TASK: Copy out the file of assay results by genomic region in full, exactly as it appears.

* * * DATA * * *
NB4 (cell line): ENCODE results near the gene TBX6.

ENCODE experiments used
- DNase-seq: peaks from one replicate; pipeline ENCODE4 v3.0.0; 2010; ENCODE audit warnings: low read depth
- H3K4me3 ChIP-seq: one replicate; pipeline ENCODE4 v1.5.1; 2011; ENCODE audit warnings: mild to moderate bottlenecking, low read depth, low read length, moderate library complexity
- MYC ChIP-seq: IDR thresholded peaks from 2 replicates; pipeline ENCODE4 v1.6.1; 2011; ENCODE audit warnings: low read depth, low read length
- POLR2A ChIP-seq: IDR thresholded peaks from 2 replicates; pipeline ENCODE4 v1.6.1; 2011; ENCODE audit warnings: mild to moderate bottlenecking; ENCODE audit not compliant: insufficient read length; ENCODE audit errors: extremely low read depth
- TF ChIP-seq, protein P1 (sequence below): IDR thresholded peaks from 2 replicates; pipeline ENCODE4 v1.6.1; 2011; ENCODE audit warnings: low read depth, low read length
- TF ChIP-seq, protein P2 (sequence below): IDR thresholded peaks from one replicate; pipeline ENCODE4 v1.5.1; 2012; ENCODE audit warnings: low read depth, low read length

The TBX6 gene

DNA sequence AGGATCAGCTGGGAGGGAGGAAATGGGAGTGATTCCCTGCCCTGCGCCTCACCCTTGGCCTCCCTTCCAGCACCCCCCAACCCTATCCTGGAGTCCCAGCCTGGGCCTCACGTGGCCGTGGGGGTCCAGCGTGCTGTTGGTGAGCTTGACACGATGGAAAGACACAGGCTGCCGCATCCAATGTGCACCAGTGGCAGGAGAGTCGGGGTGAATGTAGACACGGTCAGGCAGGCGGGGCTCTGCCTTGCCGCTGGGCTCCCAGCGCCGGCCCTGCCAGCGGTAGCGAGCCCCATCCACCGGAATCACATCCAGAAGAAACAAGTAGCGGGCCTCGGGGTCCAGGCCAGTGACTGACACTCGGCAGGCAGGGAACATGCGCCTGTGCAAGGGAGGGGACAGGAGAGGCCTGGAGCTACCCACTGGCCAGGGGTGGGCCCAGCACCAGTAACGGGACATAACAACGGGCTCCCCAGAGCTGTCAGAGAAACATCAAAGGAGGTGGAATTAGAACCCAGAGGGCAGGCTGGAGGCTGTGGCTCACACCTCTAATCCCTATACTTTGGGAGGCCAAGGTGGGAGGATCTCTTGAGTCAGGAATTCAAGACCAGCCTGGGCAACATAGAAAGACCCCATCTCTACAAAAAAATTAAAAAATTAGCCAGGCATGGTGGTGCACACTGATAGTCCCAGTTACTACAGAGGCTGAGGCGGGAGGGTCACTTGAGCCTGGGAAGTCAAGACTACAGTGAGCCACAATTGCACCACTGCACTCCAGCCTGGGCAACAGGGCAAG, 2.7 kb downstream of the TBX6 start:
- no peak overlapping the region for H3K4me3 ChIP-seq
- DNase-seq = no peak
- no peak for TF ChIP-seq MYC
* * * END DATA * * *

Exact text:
NB4 (cell line): ENCODE results near the gene TBX6.

ENCODE experiments used
- DNase-seq: peaks from one replicate; pipeline ENCODE4 v3.0.0; 2010; ENCODE audit warnings: low read depth
- H3K4me3 ChIP-seq: one replicate; pipeline ENCODE4 v1.5.1; 2011; ENCODE audit warnings: mild to moderate bottlenecking, low read depth, low read length, moderate library complexity
- MYC ChIP-seq: IDR thresholded peaks from 2 replicates; pipeline ENCODE4 v1.6.1; 2011; ENCODE audit warnings: low read depth, low read length
- POLR2A ChIP-seq: IDR thresholded peaks from 2 replicates; pipeline ENCODE4 v1.6.1; 2011; ENCODE audit warnings: mild to moderate bottlenecking; ENCODE audit not compliant: insufficient read length; ENCODE audit errors: extremely low read depth
- TF ChIP-seq, protein P1 (sequence below): IDR thresholded peaks from 2 replicates; pipeline ENCODE4 v1.6.1; 2011; ENCODE audit warnings: low read depth, low read length
- TF ChIP-seq, protein P2 (sequence below): IDR thresholded peaks from one replicate; pipeline ENCODE4 v1.5.1; 2012; ENCODE audit warnings: low read depth, low read length

The TBX6 gene

DNA sequence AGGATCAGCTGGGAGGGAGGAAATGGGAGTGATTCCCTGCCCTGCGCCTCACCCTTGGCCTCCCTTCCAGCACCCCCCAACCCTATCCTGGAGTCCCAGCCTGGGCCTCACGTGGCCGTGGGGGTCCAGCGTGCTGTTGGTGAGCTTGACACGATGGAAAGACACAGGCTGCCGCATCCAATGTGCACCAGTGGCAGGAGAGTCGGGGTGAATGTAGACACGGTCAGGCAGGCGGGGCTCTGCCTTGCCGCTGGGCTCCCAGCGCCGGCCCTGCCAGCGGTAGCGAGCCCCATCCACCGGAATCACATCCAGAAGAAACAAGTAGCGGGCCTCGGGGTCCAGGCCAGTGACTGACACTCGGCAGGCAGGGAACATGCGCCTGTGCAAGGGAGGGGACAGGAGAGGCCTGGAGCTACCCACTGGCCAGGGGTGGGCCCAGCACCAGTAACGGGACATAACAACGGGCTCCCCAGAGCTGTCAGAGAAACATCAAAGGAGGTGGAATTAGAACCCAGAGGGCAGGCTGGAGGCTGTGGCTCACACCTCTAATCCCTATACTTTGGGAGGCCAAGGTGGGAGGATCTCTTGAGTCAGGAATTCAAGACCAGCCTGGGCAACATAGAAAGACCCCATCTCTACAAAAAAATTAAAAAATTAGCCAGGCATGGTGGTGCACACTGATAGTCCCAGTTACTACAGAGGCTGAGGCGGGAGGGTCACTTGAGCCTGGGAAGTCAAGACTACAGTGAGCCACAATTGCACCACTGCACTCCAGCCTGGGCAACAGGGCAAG, 2.7 kb downstream of the TBX6 start:
- no peak overlapping the region for H3K4me3 ChIP-seq
- DNase-seq = no peak
- no peak for TF ChIP-seq MYC